By taking revolutionary heritage as a critical tool to understand the challenges of the present – rather than as a monolithic bloc – Bensaïd contributed to rebuild a foundation for the renovation, or actualization, of Marxism (together with the ‘Trotskyist’ political tradition). It is a task whose outcome will be the work of new generations in light of new social and political struggles. From the past to the present, from philosophy to politics, we can find in Bensaïd a ‘footbridge’ between the traditions of ‘Classical Marxism’ (Lenin, Trotsky and Mandel), ‘Western Marxism,’ and a Marxism that can proudly call itself ‘open’. It is open to the extent that it is permanently re-elaborated in taking into account the challenges put forward by contemporary critical theory.
From the contemporary meaning of the French Revolution in Moi, la révolution (1989), passing through a re-reading of the Marxist legacy in Marx For Our Times and The Discordance of Times (published in 1995), through the revolutionary wager in Le Pari Mélancolique (1997), to the present significance of communism in La sourire du spectre (2000), up to and including a significant intervention into political strategy in Eloge de la politique profane (2008), Bensaïd covered a vast amount of ground. It is undeniable that this contribution has enriched revolutionary culture in Europe and beyond. One reflection that did indeed remain unfinished – but would be a great place to pick up after him – was his plan to write a serious work on Lenin. Unfortunately that project never eventuated.
In these many reflections, aside from the numerous intellectual and political references from the past and present, it is easy to see the central inspiration of Walter Benjamin. He an author whose critique of progress served as a ‘compass’ from which he searched to rethink the critique of capitalism in a context characterized by the definitive rupture between revolution and progress. Like Benjamin, rather than a science or a closed philosophical system, Marxism constitutes, for Bensaïd, a critical theory of social practice and the transformation of the world. A theory, therefore, whose actuality depends on its capacity to live up to the complexities of its subject: Capital itself, as well as the struggles and antagonisms of which it is responsible.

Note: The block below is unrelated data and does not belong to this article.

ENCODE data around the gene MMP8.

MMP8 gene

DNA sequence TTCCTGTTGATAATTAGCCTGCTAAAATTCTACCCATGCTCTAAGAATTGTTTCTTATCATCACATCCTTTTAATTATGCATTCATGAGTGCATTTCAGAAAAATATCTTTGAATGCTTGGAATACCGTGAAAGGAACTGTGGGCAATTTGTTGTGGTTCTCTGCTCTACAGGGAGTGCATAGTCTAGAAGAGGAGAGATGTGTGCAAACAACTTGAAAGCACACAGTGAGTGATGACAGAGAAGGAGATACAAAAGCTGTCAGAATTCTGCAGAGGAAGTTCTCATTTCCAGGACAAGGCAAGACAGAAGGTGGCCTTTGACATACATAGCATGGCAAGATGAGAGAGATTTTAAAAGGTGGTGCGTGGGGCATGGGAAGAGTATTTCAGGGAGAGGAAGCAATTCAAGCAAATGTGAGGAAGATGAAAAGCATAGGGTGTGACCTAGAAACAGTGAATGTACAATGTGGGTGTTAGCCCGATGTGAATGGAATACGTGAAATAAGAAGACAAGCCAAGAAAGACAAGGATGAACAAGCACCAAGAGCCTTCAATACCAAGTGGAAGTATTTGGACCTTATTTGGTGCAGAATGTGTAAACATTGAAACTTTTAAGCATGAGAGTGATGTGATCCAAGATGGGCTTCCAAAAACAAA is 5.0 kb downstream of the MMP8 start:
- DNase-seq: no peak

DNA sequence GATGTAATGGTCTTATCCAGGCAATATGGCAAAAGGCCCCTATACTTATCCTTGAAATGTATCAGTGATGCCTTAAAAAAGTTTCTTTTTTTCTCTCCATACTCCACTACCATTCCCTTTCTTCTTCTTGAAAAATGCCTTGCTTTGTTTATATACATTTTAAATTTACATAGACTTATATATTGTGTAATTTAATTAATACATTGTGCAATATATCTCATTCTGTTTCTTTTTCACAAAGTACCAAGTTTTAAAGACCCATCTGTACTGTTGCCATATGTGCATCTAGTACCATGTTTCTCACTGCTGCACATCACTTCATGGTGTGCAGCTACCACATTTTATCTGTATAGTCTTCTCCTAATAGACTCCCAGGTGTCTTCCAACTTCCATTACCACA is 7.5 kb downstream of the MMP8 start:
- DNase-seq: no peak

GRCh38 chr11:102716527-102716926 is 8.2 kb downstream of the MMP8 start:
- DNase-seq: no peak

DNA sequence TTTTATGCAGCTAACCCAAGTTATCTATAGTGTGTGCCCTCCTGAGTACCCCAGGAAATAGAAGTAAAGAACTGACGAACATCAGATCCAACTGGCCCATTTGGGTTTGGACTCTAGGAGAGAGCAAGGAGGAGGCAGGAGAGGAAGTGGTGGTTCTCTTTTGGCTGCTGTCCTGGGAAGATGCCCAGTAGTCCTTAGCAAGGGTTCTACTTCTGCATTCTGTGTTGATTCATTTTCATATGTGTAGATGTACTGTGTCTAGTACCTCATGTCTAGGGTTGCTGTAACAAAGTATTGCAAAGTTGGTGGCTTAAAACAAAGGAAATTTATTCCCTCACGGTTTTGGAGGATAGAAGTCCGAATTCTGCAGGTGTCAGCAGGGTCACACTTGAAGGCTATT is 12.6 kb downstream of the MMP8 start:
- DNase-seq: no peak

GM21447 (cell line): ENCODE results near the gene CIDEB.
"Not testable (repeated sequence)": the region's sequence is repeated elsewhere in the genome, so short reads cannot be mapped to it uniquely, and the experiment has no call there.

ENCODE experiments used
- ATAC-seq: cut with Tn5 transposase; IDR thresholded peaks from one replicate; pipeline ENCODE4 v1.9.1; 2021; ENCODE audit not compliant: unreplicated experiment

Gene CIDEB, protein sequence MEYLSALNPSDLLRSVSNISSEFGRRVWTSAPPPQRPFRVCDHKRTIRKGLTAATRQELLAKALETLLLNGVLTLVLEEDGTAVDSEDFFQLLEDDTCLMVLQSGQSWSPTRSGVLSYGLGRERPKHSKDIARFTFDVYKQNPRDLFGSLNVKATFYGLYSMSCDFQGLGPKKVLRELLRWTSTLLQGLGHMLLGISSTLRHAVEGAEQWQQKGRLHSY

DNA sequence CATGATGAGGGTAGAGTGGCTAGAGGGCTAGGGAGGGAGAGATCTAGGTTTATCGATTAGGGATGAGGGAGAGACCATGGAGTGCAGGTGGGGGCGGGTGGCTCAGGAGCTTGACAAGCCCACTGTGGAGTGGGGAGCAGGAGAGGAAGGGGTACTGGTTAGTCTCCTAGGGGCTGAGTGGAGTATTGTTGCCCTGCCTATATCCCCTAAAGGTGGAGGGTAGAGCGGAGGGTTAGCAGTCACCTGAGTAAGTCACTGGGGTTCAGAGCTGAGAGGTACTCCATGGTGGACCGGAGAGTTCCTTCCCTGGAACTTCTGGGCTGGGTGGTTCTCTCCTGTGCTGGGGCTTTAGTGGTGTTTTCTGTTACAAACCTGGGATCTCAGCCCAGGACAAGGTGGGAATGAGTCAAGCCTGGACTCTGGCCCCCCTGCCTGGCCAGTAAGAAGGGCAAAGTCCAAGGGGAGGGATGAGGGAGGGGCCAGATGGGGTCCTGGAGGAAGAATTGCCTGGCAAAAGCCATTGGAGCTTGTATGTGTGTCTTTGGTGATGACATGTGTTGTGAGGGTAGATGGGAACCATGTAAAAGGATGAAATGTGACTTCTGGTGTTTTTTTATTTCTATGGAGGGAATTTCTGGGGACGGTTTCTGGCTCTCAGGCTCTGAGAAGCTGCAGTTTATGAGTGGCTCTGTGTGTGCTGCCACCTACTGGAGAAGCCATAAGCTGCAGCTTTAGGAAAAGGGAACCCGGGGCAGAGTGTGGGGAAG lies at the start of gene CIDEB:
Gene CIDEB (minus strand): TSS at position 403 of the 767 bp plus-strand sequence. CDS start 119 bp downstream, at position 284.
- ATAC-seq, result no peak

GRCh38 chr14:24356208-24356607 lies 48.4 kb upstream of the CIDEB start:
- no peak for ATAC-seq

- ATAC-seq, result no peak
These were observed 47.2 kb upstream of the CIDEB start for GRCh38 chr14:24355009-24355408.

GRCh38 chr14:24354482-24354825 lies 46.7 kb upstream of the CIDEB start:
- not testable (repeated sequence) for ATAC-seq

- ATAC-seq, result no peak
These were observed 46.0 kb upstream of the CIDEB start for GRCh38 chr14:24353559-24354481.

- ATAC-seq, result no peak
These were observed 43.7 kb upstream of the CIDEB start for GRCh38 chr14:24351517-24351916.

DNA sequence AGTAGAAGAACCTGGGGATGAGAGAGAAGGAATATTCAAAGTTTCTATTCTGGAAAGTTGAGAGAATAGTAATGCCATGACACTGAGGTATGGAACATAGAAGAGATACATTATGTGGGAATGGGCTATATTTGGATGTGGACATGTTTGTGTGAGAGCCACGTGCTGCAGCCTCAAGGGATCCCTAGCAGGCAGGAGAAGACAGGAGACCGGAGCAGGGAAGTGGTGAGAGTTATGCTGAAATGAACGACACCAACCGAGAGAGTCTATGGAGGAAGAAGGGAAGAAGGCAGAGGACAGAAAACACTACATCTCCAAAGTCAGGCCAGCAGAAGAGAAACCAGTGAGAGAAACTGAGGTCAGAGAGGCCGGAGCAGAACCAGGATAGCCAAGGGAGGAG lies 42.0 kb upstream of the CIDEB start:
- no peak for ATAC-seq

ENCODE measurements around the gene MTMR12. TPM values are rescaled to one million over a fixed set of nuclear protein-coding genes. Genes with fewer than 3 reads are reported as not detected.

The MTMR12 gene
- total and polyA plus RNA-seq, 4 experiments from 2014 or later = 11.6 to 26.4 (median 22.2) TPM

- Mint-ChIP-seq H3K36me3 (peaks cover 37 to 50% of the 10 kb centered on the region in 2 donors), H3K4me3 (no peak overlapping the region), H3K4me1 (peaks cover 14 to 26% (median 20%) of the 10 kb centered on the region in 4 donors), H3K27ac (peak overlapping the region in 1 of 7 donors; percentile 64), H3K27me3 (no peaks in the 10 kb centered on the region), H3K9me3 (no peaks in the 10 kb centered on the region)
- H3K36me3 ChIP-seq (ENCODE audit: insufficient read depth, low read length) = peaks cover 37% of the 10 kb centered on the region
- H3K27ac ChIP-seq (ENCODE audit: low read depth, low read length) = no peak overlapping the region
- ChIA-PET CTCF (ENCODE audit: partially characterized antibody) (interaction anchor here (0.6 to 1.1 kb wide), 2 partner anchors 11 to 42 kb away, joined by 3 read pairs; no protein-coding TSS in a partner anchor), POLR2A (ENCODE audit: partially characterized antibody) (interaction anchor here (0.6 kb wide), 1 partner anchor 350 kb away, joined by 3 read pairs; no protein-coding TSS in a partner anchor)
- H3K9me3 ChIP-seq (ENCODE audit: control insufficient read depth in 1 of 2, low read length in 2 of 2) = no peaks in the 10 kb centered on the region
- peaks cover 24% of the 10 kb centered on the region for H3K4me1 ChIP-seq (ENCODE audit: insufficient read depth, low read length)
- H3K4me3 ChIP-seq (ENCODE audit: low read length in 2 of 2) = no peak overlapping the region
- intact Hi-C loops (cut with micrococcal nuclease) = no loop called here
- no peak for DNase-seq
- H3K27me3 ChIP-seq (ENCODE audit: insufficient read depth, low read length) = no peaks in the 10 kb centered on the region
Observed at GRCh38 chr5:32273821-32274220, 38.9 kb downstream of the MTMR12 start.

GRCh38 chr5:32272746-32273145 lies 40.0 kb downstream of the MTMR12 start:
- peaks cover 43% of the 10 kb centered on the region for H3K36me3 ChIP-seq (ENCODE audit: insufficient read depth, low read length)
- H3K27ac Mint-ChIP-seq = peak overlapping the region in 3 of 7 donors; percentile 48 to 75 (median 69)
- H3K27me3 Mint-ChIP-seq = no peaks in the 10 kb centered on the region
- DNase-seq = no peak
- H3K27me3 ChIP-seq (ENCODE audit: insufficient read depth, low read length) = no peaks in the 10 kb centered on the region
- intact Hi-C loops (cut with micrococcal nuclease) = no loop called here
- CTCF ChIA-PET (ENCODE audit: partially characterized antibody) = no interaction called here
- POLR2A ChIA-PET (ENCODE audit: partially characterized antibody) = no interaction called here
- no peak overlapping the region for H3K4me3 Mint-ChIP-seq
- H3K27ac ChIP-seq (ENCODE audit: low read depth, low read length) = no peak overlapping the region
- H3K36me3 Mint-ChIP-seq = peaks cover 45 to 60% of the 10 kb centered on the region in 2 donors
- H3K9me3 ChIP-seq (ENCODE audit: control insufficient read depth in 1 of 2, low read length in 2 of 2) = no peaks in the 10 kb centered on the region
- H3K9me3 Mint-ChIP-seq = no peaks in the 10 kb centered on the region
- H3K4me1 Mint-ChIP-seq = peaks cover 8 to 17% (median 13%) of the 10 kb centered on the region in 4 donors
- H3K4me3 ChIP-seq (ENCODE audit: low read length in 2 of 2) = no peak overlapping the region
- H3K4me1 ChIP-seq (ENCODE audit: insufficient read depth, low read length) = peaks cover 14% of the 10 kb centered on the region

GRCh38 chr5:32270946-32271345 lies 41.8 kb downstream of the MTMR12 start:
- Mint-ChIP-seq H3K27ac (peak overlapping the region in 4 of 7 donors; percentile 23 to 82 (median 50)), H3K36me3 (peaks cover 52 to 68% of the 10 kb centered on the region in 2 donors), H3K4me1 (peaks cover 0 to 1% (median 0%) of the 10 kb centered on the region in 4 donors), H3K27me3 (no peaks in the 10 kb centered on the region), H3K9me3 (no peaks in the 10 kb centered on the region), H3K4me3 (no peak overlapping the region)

Neither a philosophy of history nor a philosophy (of the end) of history and neither an empirical sociology of classes announcing the ‘inevitable’ victory of the proletariat nor a universal science of the progress of Humanity, Marxist theory retains, after Bensaïd, an openness to the contingencies of social and political practice so that it cannot be locked into a pre-determined historical schema. Bensaïd was a thinker of singularity. However, this singularity maintained a horizon towards universal emancipation. Unprecedented and singular situations take place in history. They key is to understand how they are tied to former developments. Absolute novelty doesn’t exist. Grasping this relation was the essence of grasping a revolutionary event. As Bensaïd wrote:
To think politically, is to think historically (and reciprocally), and not… ‘to spit on history’. It is to conceive political time, as a broken time, discontinuous, punctured by crises. It is to think the singularity of conjunctures and situations. It is to think the event… as historically conditioned, as the articulation of the necessary and the contingent, as political singularity.
In his opinion, this theory is based primarily upon a conception of the present as the moment of a ‘selection of possibiles,’ the moment where, as Benjamin said, ‘politics attains primacy over history,’ and therefore allows us to ‘reopen’ both the meaning of the past and the perspectives for the future at the same time.
Across this heretical fidelity to Marxism and an anti-capitalist perspective, against what Benjamin called an ‘enemy who has not ceased to be victorious’ and striving to underline the importance of the relative autonomy of theoretical reflection in relation to political practice, Bensaïd has left us a fundamental inventory to update critical thought. Like the ‘specter,’ of communism that haunted Europe in the 19th century, Bensaïd has become, himself, a ‘specter’ of resistance. Without ever renouncing the hope for another possible world, which is becoming more and more necessary and despite the ‘objective’ difficulties of the epoch, Bensaïd has taught us that it is not too late to ‘set alight the sparks of hope in the past,’. We are convinced – like Benjamin long ago – that the dead (amongst whom both now belong) will not be safe if the enemy continues to be victorious. After all, as Paul Valery wrote, ‘it is the future of the past that is put into question’. His entire life was a wager – melancholic for sure – that was dedicated to formulating an answer to Marcuse’s question: is it possible to break the chains of commodity fetishism? Hard as nails he answered in the affirmative. After all, who can live with the shame of no longer wanting to be free? The point is to gamble and roll the dice.